Dear Amy: My husband isn't capable of speaking with me about decisions in our marriage and insists on running to his mommy for everything.
Instead of planning events that he and I could attend, he has to ask his mommy. Instead of speaking to me about what's going on in his life, it has to be mommy. We've been together for eight years and married for six, and I cannot stand his constant need for his mommy's input into our marriage.
His mom is great but doesn't live with us, help with our kids or pay our bills. Am I wrong for feeling like I'm being treated as an outsider in my own marriage?
I've brought it up in the past, but I'm "crazy" (in his words), and honestly, I'm beginning to feel crazy.
Amy says: I completely agree with you that your husband should not discuss private matters or plans with his mother before discussing them with you. When he chooses to communicate with his mother instead of with you, he is essentially partnering with her.
However, as long as you belittle both him and his ("great") mother with this snide "mommy" language instead of treating both of them as adults, you are reinforcing the immature behavior.
Your husband's reaction to you is a classic and unacceptable defensive posture. He is not only denying your right to react to his behavior, but he is offending you in the process.
No matter the conflict — whether it's how to load the dishwasher or how to claim your rightful space as your husband's primary partner — you could perhaps start to nudge the narrative in a different direction if you looked at your communication style.
Consider reading "The Heart of the Fight: A Couple's Guide to Fifteen Common Fights, What They Really Mean, and How They Can Bring You Closer," by Judith Wright and Bob Wright (2016, New Harbinger). One core tip applies to your situation: You should emphasize to your husband that you want to fight "for" your marriage and not "against" each other.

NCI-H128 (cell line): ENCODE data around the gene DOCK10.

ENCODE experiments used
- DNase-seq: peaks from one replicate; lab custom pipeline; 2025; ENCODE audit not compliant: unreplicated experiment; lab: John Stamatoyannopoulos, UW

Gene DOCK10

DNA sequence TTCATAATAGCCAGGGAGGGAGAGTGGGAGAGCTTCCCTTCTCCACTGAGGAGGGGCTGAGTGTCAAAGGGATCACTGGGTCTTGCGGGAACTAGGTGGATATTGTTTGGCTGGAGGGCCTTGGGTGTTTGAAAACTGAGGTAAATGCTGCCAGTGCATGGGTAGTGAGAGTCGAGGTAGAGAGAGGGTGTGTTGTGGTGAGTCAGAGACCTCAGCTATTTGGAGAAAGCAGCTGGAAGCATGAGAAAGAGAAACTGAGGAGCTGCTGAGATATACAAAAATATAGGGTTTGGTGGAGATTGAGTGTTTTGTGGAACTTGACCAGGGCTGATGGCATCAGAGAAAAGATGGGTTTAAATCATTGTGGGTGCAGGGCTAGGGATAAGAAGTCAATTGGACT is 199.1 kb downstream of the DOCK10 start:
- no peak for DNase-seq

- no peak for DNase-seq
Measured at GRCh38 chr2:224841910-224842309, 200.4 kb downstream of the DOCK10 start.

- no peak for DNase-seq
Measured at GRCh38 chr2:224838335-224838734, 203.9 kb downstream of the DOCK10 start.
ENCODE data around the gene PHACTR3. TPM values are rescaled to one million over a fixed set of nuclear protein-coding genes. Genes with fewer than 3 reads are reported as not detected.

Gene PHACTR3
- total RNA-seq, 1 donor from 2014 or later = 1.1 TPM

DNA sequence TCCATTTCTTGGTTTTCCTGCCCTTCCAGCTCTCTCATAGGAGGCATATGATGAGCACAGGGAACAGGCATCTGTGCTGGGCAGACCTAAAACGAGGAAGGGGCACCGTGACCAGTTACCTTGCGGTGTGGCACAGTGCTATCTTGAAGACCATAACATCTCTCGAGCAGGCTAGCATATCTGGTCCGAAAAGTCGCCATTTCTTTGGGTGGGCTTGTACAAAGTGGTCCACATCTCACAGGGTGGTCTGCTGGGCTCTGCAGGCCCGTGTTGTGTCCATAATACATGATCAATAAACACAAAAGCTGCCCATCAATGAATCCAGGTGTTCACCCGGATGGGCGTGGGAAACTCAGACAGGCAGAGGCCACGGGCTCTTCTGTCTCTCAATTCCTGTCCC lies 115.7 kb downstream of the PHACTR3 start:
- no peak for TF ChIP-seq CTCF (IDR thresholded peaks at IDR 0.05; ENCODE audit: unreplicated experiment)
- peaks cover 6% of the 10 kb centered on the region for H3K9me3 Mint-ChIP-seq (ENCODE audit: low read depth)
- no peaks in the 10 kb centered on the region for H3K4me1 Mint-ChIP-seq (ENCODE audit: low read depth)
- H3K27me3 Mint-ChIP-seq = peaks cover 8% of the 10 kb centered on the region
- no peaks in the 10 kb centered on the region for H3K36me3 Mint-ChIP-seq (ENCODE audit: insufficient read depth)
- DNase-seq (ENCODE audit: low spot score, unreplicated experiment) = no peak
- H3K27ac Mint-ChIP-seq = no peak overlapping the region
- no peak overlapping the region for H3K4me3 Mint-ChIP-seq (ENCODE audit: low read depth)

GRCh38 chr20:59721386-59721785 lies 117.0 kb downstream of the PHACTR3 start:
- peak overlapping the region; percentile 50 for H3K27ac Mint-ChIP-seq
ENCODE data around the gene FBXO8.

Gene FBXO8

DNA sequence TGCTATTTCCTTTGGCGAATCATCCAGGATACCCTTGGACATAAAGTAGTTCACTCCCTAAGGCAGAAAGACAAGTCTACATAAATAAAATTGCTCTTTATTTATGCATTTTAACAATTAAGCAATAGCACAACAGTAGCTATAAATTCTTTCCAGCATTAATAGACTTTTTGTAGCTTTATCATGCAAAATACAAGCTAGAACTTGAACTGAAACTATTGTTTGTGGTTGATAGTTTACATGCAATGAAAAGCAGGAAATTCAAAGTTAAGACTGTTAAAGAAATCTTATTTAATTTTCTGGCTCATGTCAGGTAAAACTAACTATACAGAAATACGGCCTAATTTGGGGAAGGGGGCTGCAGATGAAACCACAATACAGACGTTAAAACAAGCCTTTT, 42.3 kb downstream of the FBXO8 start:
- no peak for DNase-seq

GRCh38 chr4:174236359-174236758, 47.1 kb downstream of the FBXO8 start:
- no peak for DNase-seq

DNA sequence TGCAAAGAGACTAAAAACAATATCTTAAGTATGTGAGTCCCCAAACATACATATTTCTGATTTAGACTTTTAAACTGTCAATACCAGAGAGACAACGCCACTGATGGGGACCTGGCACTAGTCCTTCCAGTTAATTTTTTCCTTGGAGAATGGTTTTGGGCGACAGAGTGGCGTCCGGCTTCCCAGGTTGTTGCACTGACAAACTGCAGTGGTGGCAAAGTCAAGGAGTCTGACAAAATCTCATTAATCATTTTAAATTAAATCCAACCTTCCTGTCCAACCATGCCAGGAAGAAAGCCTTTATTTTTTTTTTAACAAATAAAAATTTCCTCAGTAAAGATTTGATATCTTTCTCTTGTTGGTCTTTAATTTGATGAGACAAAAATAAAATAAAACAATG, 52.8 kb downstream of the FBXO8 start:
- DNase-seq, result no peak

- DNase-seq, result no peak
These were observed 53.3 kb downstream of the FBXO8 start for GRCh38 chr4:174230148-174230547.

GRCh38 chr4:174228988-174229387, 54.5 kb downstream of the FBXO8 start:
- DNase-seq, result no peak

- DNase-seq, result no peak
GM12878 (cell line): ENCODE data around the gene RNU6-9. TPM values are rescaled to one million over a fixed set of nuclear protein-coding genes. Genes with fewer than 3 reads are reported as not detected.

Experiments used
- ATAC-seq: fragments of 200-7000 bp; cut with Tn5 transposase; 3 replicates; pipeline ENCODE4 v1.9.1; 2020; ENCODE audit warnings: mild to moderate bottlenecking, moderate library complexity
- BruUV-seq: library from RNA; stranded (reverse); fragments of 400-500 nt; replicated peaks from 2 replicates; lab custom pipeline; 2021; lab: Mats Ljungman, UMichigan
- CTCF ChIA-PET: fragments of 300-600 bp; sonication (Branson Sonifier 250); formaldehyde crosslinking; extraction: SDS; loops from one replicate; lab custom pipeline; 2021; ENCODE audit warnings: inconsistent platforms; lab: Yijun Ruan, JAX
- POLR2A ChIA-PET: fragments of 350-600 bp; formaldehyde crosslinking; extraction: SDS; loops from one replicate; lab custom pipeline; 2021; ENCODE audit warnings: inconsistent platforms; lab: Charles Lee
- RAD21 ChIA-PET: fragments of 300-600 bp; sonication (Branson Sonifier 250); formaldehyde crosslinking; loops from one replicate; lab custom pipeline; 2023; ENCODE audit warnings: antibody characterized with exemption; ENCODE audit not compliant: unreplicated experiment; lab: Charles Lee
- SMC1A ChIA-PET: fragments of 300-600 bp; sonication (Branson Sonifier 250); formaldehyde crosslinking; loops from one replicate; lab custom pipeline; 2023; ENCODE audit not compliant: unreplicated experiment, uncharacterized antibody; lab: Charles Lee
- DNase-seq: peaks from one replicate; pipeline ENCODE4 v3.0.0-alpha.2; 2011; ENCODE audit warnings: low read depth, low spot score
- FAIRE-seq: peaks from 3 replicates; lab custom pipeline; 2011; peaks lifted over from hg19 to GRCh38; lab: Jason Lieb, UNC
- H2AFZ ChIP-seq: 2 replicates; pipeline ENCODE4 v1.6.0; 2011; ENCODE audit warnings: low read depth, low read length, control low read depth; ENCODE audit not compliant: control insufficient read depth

Who owes Mom a visit?
Dear Amy: My mother-in-law, "Jane," is in a nursing home in the same town my sister "Brenda" lives in. We live about an hour away.
Brenda used to visit my mother-in-law occasionally, and she would often inquire about how Jane was doing when we spoke. Brenda stopped all of this about a year ago.
This bothers my husband greatly, and every time I talk to my sister he says, "Did she ask about Mom?" I told him to stop asking me this because it makes me feel bad.
I told him that if Brenda does ask about his mom, I will let him know. I also reminded him that my sister is pretty self-absorbed. But he continues to ask. What can I do?
Amy says: Your husband's need to have your sister inquire about his mother speaks volumes about his own guilt and anxiety.
Obviously, your sister would not have been visiting a nursing home during the pandemic. But now she might feel guilty about not visiting because of the pressure your husband has placed on her. It's possible that she doesn't inquire about Jane because doing so might bring forth even more pressure to visit her.
Your husband could resolve some of his anxiety by visiting his mother himself. The next time he asks about Brenda, you could deflect a little by saying, "Honey, we all care about your mom. Let's go see her this weekend."
Send questions to Amy Dickinson at firstname.lastname@example.org.